What is the Caribbean? • How is the Caribbean geographically defined?
Definitions of the Caribbean • …the islands lying within the compass of the Caribbean sea. (Webster’s Universal Dictionary and Thesaurus 2003:849) • (Caribbean sea – part of the Western Atlantic ocean bounded by the east coast of Central America, the north coast of South America and the West Indies)
Definitions of the Caribbean cont’d • The term Caribbean is applied to certain of the West Indian isles and the sea between them and the main land (Oxford English Dictionary 1989)
Definitions of the Caribbean cont’d • The Caribbean area comprises the islands extending from Trinidad, Aruba, Margarita, and others off the coast of Venezuela in the south, to Jamaica, Cuba, Hispaniola (the Republic of Haiti and the Dominican Republic). The main groupings are the four Greater Antilles, the Lesser Antilles (composed of the island arc (about forty inhabited islands) that extends from the Virgin Islands in the northeast to Grenada in the south— emphasis added) and Trinidad and Tobago
Definitions of the Caribbean cont’d • A few units such as San Andres and Providencia and Honduras’ Bay Islands….are included, though the Bahamas are not (International Encyclopedia of the social Sciences 1968:306)
Major strength of these definitions • We are able to locate (on a map) the general area known as the Caribbean
Weaknesses of these definitions • They are all geographic • Very general • uncertain which islands to include as Caribbean • they include territories which are not considered Caribbean • they exclude territories which are considered Caribbean • being specific leaves no alternative than to list all the territories individually
Linguistic Definition of the Caribbean • Any effective definition of the Caribbean will consider the following • Indigenous peoples • Contact with Europeans and Colonization • Slavery • Immigrant peoples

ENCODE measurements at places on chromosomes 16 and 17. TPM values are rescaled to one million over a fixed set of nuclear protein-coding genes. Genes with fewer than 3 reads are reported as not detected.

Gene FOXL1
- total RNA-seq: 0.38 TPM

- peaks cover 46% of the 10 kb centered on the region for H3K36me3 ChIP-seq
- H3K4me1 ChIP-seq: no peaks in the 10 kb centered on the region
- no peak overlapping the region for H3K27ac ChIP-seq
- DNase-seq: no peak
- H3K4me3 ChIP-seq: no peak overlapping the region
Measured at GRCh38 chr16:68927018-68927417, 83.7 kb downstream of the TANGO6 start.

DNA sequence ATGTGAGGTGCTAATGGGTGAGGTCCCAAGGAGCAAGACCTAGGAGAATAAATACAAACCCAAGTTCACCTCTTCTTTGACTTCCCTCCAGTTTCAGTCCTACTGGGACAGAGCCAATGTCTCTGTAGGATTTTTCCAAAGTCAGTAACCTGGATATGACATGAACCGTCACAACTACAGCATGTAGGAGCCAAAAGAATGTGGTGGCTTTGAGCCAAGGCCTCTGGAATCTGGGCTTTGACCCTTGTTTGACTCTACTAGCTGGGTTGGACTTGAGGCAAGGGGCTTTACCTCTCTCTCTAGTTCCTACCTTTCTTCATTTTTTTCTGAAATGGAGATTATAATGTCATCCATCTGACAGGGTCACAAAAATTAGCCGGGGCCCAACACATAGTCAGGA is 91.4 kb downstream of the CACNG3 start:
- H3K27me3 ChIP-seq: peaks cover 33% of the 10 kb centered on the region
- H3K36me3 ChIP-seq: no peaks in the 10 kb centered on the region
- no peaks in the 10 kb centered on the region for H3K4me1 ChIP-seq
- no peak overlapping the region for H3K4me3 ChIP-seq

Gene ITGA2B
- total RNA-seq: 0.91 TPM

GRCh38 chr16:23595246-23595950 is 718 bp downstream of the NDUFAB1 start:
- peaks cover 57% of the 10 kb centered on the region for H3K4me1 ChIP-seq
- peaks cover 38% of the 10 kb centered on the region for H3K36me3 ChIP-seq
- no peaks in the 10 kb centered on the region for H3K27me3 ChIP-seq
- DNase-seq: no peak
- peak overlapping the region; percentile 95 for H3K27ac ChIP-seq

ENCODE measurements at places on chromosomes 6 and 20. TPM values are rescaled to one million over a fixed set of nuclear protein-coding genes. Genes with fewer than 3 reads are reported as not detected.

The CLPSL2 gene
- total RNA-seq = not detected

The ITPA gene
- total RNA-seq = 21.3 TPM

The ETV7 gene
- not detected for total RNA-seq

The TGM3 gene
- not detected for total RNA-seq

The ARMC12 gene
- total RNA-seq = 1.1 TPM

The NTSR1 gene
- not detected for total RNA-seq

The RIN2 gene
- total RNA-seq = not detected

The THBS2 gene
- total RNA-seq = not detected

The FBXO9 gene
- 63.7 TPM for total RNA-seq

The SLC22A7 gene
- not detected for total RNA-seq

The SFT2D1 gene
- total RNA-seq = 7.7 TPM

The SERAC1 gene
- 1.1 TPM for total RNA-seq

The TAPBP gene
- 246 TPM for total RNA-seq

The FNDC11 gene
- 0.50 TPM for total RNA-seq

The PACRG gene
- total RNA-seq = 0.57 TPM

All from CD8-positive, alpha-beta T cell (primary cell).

Linguistic Definition of the Caribbean • The Caribbean refers to all the territories which have a localized version of a European language acting as the official language and a Creole language which acts as the national language of the population. Additionally these territories have a history of Indigenous and Immigrant languages in the speech community.
Pre-Columbian Peoples Distribution and Languages
The Pre-Columbian People • What were the groups which were present in the Caribbean? • The Warao also referred to as Tivitians • The Caribs • The Arawaks
Pre-Columbian Peoples cont’d • What was the distribution of the Amerindians in the Caribbean region? • Arawaks -- chiefly Greater Antilles and mainland territories (coast and inland) • Caribs & Warao -- chiefly Lesser Antilles and mainland territories (coast and inland)
Languages which were spoken • Kalinya or Caribs • Lokono or Arowak • Wayana • Trio • Warau
What happened with the coming of the Europeans? • Demise of indigenous population and languages because of: - • The widespread distribution of the ethnically different Amerindian groups • European diseases against which the Amerindians had no immunity • Groups amalgamated • Slave Trade
Amerindian Groups in Suriname in 2000 Language Family Language Location Arawakan Arawak/Lokono coastal area Mawayana Sipaliwini River Cariban Kali’na coastal area Trio Palumeu, Tapanahoni, Sipaliwini R. Wayana Palumeu, Tapanahoni, Maroni & Lawa Rivers Akuriyo Tapanahoni and Sipaliwini River Sikiiyana Sipaliwini River Tunayana/Katuena Sipaliwini River (Carlin et al 2002:37)
Conclusion • ‘Every last word is a lost world’